The big oil, gas and petrochemicals companies have already started planning for how the world will look after we have conquered the virus. What follows is therefore one scenario for how the petrochemicals world might look. I hope it helps to stimulate and challenge  your thinking. These are my personal views only and not the views of ICIS 

 

By John Richardson

IT IS 2025. US petrochemicals producers are struggling because of decisions taken during the previous decade to build big heavily export-focused ethane-based steam cracker-to-polyethylene-and-ethylene glycols complexes. “But hey,” most people say, “nobody could have seen this coming”.

But it was clear from well before the US investments were even considered that the price of oil would be where it is today – at around $30 a barrel. The decline in crude demand as populations aged and as sustainability pressures increased told us this was the direction.

One of the reasons why the US industry is in deep trouble is that the collapse in oil prices has badly eroded the competitiveness of their ethane-based crackers versus naphtha-based competitors. There are other reasons which I detail below.

The COVID-19 tragedy has accentuated trends in oil market that were already taking place whilst adding new factors of its own.

The hole in global economic growth bigger than the Great Depression has left hundreds of millions of people in straitened circumstances.

The global middle classes are spending much less on all the things made from oil such as fuels for discretionary transportation and non-essential durable goods. In the developing world, the escape from poverty has been slowed down. This is the escape into income levels high enough for people to buy modern-day consumer goods for the first time.

The pandemic has increased the pace of decarbonisation as the outbreak has been linked with climate change. People are overwhelmingly of the view that we had been playing around with nature in ways we could not control. A major wave of new environmental legislation is in place as we push towards a green global economy.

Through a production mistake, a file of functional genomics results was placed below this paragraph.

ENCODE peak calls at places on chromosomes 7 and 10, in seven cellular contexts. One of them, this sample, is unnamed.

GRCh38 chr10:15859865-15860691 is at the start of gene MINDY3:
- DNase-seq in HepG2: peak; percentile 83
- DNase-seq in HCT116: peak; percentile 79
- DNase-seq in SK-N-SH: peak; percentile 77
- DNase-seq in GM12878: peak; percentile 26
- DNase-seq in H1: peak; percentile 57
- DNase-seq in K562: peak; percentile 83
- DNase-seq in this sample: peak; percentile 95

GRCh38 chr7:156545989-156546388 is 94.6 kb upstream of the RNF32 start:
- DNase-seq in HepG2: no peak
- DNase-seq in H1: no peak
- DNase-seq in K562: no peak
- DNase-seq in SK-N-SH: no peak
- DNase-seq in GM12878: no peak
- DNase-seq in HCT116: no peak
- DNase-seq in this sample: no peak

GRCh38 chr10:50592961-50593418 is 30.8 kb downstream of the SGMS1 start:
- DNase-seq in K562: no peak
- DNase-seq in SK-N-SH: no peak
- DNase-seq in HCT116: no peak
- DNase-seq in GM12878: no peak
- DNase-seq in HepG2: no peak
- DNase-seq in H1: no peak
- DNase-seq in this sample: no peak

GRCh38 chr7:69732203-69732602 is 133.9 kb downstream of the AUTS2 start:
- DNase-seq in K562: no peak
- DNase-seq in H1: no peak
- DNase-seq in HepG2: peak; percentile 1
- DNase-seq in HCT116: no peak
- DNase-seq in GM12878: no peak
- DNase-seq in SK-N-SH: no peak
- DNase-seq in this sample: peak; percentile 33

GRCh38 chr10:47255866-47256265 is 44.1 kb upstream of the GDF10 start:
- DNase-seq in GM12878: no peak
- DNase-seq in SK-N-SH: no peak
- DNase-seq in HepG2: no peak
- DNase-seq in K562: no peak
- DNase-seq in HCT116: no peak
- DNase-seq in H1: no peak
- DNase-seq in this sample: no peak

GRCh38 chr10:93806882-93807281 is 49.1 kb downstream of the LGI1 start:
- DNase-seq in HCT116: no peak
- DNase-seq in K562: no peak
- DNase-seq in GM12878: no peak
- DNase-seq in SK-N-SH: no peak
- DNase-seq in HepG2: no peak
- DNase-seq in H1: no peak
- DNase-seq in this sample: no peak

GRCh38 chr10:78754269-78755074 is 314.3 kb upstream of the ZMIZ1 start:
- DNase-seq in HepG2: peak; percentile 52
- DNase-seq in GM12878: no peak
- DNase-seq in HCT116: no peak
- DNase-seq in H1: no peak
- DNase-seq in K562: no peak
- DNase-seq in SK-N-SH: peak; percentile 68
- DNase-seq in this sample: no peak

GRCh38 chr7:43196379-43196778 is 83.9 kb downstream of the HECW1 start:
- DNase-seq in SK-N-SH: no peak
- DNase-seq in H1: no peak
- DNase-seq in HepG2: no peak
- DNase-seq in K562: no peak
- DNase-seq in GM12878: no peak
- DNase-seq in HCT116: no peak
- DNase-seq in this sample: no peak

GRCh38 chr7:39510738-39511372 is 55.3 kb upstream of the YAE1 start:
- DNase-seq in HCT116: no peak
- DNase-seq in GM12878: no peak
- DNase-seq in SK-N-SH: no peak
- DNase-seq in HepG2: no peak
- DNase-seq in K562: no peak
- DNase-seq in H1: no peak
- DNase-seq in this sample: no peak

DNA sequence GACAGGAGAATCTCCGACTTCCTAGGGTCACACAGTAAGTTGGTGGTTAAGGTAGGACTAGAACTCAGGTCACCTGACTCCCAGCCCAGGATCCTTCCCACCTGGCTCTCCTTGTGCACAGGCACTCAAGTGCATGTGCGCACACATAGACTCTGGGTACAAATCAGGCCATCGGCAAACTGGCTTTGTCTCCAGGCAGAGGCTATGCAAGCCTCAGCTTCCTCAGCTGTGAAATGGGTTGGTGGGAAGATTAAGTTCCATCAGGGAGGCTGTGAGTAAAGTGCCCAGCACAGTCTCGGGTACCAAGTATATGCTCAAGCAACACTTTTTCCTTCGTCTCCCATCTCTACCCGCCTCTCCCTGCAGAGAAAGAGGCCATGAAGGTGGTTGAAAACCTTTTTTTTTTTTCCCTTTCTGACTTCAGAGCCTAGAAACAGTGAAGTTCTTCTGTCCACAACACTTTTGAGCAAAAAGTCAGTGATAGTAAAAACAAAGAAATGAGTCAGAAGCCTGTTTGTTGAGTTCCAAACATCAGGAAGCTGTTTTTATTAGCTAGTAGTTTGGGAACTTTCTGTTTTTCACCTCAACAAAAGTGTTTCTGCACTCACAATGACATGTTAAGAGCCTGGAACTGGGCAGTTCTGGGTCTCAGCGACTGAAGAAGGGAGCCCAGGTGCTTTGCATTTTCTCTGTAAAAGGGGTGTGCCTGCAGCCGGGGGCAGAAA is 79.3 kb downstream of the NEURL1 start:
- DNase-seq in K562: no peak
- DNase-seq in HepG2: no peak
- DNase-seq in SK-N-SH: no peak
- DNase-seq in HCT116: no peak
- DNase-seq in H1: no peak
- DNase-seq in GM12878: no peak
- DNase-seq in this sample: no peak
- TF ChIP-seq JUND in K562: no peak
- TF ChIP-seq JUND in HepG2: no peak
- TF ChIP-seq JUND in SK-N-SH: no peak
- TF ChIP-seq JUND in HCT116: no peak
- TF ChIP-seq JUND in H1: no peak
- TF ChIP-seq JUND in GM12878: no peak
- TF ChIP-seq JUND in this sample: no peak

A shortage of money and sustainability concerns mean durable goods, such as washing machines and TVs, are being built to last much longer.

Second-hand clothing and second-hand smartphone markets have rocketed, creating lots of new jobs. New employment is also being created in the green economy, adding to the popularity of sustainability.

Crude Markets are more physical and less financial because the debt crisis following the pandemic has led to major and much needed financial sector reform. Oil can no longer be used as store of value by hedge and pension funds etc. as they chase yield.

National refinery-to-petrochemicals champions

This has created much reduced volatility in oil prices and fewer crude-price spikes that are not connected to the fundamentals of supply and demand.

People recognise something else they had missed before the pandemic: Production costs for the vast majority of crude – 85% according to a now famous April 2020 IEA report – are at around $15 a barrel.

Countries such as Saudi Arabia and Russia still producing at high levels despite the weaker demand because they have low production costs and because oil revenues are vital for their economies. But the US shale-oil patch has been devastated due to its higher production costs.

COVID-19 threw into stark relief the need for more robust supply chains. This has in many cases led to shorter supply chains and a reluctance to buy anything that must travel long distances – including US PE and EG exported to China and the rest of Asia.

The collapse of oil prices has reinvigorated the naphtha cracker business, giving European and Asian producers much more flexibility to defend their home markets against US PE and EG imports.

European and Asian cracker operators have become state champions, supported by more national and regional-focused governments. The pandemic has emphasised the need to protect local jobs for local people, with refining and petrochemicals recognised as vital building blocks for local manufacturing.

The rise of sustainability has led to increased recycling of single-use plastics. This is further reducing the incentive to import virgin PE from anywhere.

The Middle East PE and EG industries, like those in the US, are ethane-based and so they too have seen their competitiveness deteriorate because of the collapse of oil prices. They are also being hurt by the rise of PE recycling.

But China and the rest of the developing world still needs big volumes of virgin PE imports as recycled markets are still in their infancy. China’s virgin PE  imports mainly come from the Middle East due to strong inter-governmental links. Middle East PE and EG are being also supplied as packages with oil.

Strong support from governments in the Middle East is helping the region’s producers deal with a vastly different economic, social and political era. This is not as much the case the US as the popularity of “small government” has left US producers largely on their own.

People make history, people make markets. Many individual decisions may as a result lead to very different outcome to the one I’ve described above.

But what is surely in no doubt is that the virus will change the world irrevocably. Our business will return to the way it was before March this year.

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